Telluride Recap

I must say: my experience at the 35th annual Telluride Film Festival was WAY different from my experience at Cannes a few months ago. Not bad different, just different.

For starters, no one dressed up at Telluride – and thank god for that because a) many of its attendees, like me, spent their nights in tents at nearby campgrounds (evening gowns are not conducive to fire-building), b) it gets way too cold in the mountains to worry about looking pretty when you can easily throw on some jeans and a sweater (or five sweaters, in my case), and c) who wants to be confined to the streets in nice outfits when jeans and t-shirts mean you can go hiking in the middle of the day?? Needless to say, I look pretty awful in most of the pictures, but I don’t care one bit – I’ll pick comfort over style any day!

Second, I actually got to see a ton of movies this time around 🙂 At Cannes, it was possible to arrive hours before the movie started, wait on line, then get to the front only to be told there were no more seats for movie-lovers because they needed to save them for Buyers, Producers, Marketers, etc. AKA: If you don’t have money to give to the production, you’re outta luck. Now, this policy is fair, since for many of these independent films, the festivals are their main source of income, but I still don’t have to like it, right? On the contrary, my Cinephile pass for Telluride meant I could only see certain movies at certain times, BUT when I got to the line an hour before the film started, I was given a “Q,” which held my place in line. So if my “Q” was #14, I could go away, get breakfast, come back 15 minutes before the film started, and STILL be the 14th person to get inside the theater. Pretty neat huh? It was doubly cool if the film was being shown at the Chuck Jones Cinema, cuz then the “Q” is called a “W2,” which stands for “Wabbit Weservation,” in honor of the late animator’s most beloved Looney Toons creation, Bugs Bunny. It goes without saying that that was my favorite of all the venues. Then again, most of the films we saw happened to screen there…so maybe I’m biased? Check out all the films shown at Telluride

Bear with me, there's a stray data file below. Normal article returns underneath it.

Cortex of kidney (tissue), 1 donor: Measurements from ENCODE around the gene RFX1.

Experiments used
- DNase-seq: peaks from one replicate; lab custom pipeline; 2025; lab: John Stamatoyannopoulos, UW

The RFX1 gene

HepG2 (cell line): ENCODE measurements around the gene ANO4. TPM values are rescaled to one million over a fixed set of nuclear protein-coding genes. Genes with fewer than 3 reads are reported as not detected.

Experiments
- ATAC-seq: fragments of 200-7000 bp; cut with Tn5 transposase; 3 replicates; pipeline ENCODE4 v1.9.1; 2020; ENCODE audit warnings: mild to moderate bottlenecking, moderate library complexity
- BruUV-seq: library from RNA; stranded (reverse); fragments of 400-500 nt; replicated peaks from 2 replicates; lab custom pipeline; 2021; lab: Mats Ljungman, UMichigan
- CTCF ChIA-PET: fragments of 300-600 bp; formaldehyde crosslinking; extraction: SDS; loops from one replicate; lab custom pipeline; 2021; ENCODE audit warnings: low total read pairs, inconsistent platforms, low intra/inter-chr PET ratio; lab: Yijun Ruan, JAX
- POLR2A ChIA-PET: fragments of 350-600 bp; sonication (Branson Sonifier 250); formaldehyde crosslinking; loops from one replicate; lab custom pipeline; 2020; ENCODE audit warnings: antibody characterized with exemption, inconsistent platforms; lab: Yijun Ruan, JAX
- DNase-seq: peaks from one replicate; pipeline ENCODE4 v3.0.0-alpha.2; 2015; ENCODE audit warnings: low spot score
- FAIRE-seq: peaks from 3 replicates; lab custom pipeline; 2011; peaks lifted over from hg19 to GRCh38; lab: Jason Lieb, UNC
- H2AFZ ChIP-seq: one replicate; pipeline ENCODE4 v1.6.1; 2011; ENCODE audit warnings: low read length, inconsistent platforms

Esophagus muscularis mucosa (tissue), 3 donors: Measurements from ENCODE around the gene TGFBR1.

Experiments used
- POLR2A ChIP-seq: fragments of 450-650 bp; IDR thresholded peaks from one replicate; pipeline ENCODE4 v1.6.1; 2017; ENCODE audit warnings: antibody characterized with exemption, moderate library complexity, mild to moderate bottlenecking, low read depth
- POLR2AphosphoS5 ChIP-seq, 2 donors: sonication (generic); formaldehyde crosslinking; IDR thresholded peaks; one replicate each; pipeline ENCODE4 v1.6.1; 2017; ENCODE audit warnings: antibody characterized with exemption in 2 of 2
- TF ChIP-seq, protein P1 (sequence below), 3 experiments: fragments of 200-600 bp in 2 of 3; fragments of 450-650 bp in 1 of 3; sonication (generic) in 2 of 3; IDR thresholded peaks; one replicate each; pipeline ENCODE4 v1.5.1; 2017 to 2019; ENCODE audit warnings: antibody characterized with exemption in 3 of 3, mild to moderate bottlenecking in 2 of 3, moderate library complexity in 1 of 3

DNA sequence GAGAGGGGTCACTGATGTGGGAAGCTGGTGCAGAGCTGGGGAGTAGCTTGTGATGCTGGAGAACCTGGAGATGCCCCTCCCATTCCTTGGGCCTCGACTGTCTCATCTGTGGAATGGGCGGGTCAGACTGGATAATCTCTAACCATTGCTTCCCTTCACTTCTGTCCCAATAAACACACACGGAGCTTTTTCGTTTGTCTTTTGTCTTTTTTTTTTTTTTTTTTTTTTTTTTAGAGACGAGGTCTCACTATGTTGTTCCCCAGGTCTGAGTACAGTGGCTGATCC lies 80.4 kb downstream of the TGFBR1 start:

Thirdly, Cannes is beautiful, but at no time during my stay there did I get to have a moment alone to bask in its beauty or just to reflect on the fact that I – me! – was actually in FRANCE. Telluride is a tiny town (population 2,500) situated in a box canyon, which means the only way in is also the only way out, because it’s surrounded by mountains on three sides. The festival attracts tons of people to this remote location, but the landscape was so vast I always found unexpected time alone. Check out the pictures below to see what I mean.

Lastly, I spent so much time trying to beat the lines to get into venues to see movies at Cannes that I didn’t do much else. If I get to go back to France a second time, I vow to explore more of the region! I and my traveling companions (my boyfriend Eric and his parents, Karl and Susan) arrived in Colorado a few days before the festival, and we used it to explore the ancient Indian ruins in Mesa Verde National Park. It was the perfect way to acclimatize (get our sea-level lungs used to the higher altitude) and introduce ourselves back to nature before our total immersion in all things beautiful, cinematically and environmentally. Take a look!

A view of Cliff Palace, the largest Anasazi Ruin in Mesa Verde National Park, just before we went on a hike to tour it: Me, hiding amidst the creepy branches of a big tree that was lost in the wildfires of 2002:
Eric and I on line at the Chuck Jones Cinema:
Yes it really does get this cold at night in the mountains! Me all bundled up in my sleeping bag:…and then Eric trapped me in a really awesome old-school telephone booth:The tail end of a beautiful sunset:

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